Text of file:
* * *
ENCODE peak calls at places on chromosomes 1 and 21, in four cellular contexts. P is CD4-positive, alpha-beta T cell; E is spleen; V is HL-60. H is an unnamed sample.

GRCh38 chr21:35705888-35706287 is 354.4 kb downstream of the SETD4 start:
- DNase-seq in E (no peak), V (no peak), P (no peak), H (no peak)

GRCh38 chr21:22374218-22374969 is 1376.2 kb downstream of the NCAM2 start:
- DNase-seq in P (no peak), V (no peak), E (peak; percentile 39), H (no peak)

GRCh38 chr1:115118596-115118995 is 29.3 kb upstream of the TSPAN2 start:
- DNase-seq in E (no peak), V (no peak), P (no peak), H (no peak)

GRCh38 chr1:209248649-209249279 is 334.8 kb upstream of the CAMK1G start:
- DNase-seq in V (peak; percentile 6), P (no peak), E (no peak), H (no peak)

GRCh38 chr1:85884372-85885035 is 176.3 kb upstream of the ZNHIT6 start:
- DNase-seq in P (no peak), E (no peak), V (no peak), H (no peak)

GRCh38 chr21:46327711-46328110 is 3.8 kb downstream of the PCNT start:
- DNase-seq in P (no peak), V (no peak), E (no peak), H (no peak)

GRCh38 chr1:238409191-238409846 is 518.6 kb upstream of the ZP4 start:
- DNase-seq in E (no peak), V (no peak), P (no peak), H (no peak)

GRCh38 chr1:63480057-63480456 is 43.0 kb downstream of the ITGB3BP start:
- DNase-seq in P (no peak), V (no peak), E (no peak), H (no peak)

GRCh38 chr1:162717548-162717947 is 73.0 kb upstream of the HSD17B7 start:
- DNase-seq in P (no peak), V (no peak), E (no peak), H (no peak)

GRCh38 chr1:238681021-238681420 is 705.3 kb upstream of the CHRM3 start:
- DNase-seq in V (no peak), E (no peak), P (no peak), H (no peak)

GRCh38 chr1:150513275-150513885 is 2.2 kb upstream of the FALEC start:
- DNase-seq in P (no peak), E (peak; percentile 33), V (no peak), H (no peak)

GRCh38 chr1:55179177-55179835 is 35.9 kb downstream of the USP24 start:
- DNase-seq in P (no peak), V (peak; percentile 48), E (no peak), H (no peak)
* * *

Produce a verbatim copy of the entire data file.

ENCODE peak calls at places on chromosomes 1 and 21, in four cellular contexts. P is CD4-positive, alpha-beta T cell; E is spleen; V is HL-60. H is an unnamed sample.

GRCh38 chr21:35705888-35706287 is 354.4 kb downstream of the SETD4 start:
- DNase-seq in E (no peak), V (no peak), P (no peak), H (no peak)

GRCh38 chr21:22374218-22374969 is 1376.2 kb downstream of the NCAM2 start:
- DNase-seq in P (no peak), V (no peak), E (peak; percentile 39), H (no peak)

GRCh38 chr1:115118596-115118995 is 29.3 kb upstream of the TSPAN2 start:
- DNase-seq in E (no peak), V (no peak), P (no peak), H (no peak)

GRCh38 chr1:209248649-209249279 is 334.8 kb upstream of the CAMK1G start:
- DNase-seq in V (peak; percentile 6), P (no peak), E (no peak), H (no peak)

GRCh38 chr1:85884372-85885035 is 176.3 kb upstream of the ZNHIT6 start:
- DNase-seq in P (no peak), E (no peak), V (no peak), H (no peak)

GRCh38 chr21:46327711-46328110 is 3.8 kb downstream of the PCNT start:
- DNase-seq in P (no peak), V (no peak), E (no peak), H (no peak)

GRCh38 chr1:238409191-238409846 is 518.6 kb upstream of the ZP4 start:
- DNase-seq in E (no peak), V (no peak), P (no peak), H (no peak)

GRCh38 chr1:63480057-63480456 is 43.0 kb downstream of the ITGB3BP start:
- DNase-seq in P (no peak), V (no peak), E (no peak), H (no peak)

GRCh38 chr1:162717548-162717947 is 73.0 kb upstream of the HSD17B7 start:
- DNase-seq in P (no peak), V (no peak), E (no peak), H (no peak)

GRCh38 chr1:238681021-238681420 is 705.3 kb upstream of the CHRM3 start:
- DNase-seq in V (no peak), E (no peak), P (no peak), H (no peak)

GRCh38 chr1:150513275-150513885 is 2.2 kb upstream of the FALEC start:
- DNase-seq in P (no peak), E (peak; percentile 33), V (no peak), H (no peak)

GRCh38 chr1:55179177-55179835 is 35.9 kb downstream of the USP24 start:
- DNase-seq in P (no peak), V (peak; percentile 48), E (no peak), H (no peak)